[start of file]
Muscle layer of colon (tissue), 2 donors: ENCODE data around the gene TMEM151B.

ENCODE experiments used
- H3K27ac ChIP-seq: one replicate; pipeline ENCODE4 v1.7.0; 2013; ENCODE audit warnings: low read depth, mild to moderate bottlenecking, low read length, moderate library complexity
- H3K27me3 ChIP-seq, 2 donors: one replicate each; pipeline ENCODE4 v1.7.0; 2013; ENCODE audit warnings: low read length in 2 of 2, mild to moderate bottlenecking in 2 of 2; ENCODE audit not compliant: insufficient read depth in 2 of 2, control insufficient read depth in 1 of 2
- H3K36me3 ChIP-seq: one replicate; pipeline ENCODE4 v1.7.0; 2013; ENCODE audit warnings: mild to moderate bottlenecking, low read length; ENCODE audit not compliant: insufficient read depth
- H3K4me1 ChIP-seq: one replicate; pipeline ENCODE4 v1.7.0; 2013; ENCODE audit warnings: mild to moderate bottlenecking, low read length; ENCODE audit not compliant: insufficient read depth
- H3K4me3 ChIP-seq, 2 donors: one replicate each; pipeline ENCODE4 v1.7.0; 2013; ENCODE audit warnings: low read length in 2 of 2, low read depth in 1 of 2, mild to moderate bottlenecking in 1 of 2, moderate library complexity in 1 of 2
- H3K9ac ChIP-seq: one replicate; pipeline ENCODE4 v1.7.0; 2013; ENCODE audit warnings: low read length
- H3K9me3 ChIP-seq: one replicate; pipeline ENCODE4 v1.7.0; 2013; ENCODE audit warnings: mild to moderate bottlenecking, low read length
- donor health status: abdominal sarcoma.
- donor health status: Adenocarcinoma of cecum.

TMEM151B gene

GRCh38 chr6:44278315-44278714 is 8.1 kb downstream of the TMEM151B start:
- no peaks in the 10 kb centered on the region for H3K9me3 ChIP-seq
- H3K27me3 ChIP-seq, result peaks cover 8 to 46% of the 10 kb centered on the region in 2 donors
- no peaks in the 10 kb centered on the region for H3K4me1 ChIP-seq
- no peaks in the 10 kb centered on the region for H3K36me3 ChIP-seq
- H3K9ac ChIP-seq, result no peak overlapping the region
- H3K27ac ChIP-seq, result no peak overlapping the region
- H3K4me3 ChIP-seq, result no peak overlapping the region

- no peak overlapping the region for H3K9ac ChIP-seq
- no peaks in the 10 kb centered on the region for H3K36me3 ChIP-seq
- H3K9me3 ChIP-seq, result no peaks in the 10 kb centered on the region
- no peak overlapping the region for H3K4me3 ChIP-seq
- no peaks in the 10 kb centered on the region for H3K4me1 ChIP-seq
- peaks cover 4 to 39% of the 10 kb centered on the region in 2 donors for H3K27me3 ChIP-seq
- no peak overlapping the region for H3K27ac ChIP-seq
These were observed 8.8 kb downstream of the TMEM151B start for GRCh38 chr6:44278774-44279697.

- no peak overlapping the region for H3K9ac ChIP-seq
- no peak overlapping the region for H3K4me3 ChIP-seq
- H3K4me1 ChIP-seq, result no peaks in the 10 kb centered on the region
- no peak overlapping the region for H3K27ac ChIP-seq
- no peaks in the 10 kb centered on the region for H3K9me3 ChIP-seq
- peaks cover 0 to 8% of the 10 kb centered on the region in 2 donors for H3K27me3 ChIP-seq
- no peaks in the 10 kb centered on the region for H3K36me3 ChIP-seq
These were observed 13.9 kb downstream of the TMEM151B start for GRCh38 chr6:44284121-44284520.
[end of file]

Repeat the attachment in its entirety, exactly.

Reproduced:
Muscle layer of colon (tissue), 2 donors: ENCODE data around the gene TMEM151B.

ENCODE experiments used
- H3K27ac ChIP-seq: one replicate; pipeline ENCODE4 v1.7.0; 2013; ENCODE audit warnings: low read depth, mild to moderate bottlenecking, low read length, moderate library complexity
- H3K27me3 ChIP-seq, 2 donors: one replicate each; pipeline ENCODE4 v1.7.0; 2013; ENCODE audit warnings: low read length in 2 of 2, mild to moderate bottlenecking in 2 of 2; ENCODE audit not compliant: insufficient read depth in 2 of 2, control insufficient read depth in 1 of 2
- H3K36me3 ChIP-seq: one replicate; pipeline ENCODE4 v1.7.0; 2013; ENCODE audit warnings: mild to moderate bottlenecking, low read length; ENCODE audit not compliant: insufficient read depth
- H3K4me1 ChIP-seq: one replicate; pipeline ENCODE4 v1.7.0; 2013; ENCODE audit warnings: mild to moderate bottlenecking, low read length; ENCODE audit not compliant: insufficient read depth
- H3K4me3 ChIP-seq, 2 donors: one replicate each; pipeline ENCODE4 v1.7.0; 2013; ENCODE audit warnings: low read length in 2 of 2, low read depth in 1 of 2, mild to moderate bottlenecking in 1 of 2, moderate library complexity in 1 of 2
- H3K9ac ChIP-seq: one replicate; pipeline ENCODE4 v1.7.0; 2013; ENCODE audit warnings: low read length
- H3K9me3 ChIP-seq: one replicate; pipeline ENCODE4 v1.7.0; 2013; ENCODE audit warnings: mild to moderate bottlenecking, low read length
- donor health status: abdominal sarcoma.
- donor health status: Adenocarcinoma of cecum.

TMEM151B gene

GRCh38 chr6:44278315-44278714 is 8.1 kb downstream of the TMEM151B start:
- no peaks in the 10 kb centered on the region for H3K9me3 ChIP-seq
- H3K27me3 ChIP-seq, result peaks cover 8 to 46% of the 10 kb centered on the region in 2 donors
- no peaks in the 10 kb centered on the region for H3K4me1 ChIP-seq
- no peaks in the 10 kb centered on the region for H3K36me3 ChIP-seq
- H3K9ac ChIP-seq, result no peak overlapping the region
- H3K27ac ChIP-seq, result no peak overlapping the region
- H3K4me3 ChIP-seq, result no peak overlapping the region

- no peak overlapping the region for H3K9ac ChIP-seq
- no peaks in the 10 kb centered on the region for H3K36me3 ChIP-seq
- H3K9me3 ChIP-seq, result no peaks in the 10 kb centered on the region
- no peak overlapping the region for H3K4me3 ChIP-seq
- no peaks in the 10 kb centered on the region for H3K4me1 ChIP-seq
- peaks cover 4 to 39% of the 10 kb centered on the region in 2 donors for H3K27me3 ChIP-seq
- no peak overlapping the region for H3K27ac ChIP-seq
These were observed 8.8 kb downstream of the TMEM151B start for GRCh38 chr6:44278774-44279697.

- no peak overlapping the region for H3K9ac ChIP-seq
- no peak overlapping the region for H3K4me3 ChIP-seq
- H3K4me1 ChIP-seq, result no peaks in the 10 kb centered on the region
- no peak overlapping the region for H3K27ac ChIP-seq
- no peaks in the 10 kb centered on the region for H3K9me3 ChIP-seq
- peaks cover 0 to 8% of the 10 kb centered on the region in 2 donors for H3K27me3 ChIP-seq
- no peaks in the 10 kb centered on the region for H3K36me3 ChIP-seq
These were observed 13.9 kb downstream of the TMEM151B start for GRCh38 chr6:44284121-44284520.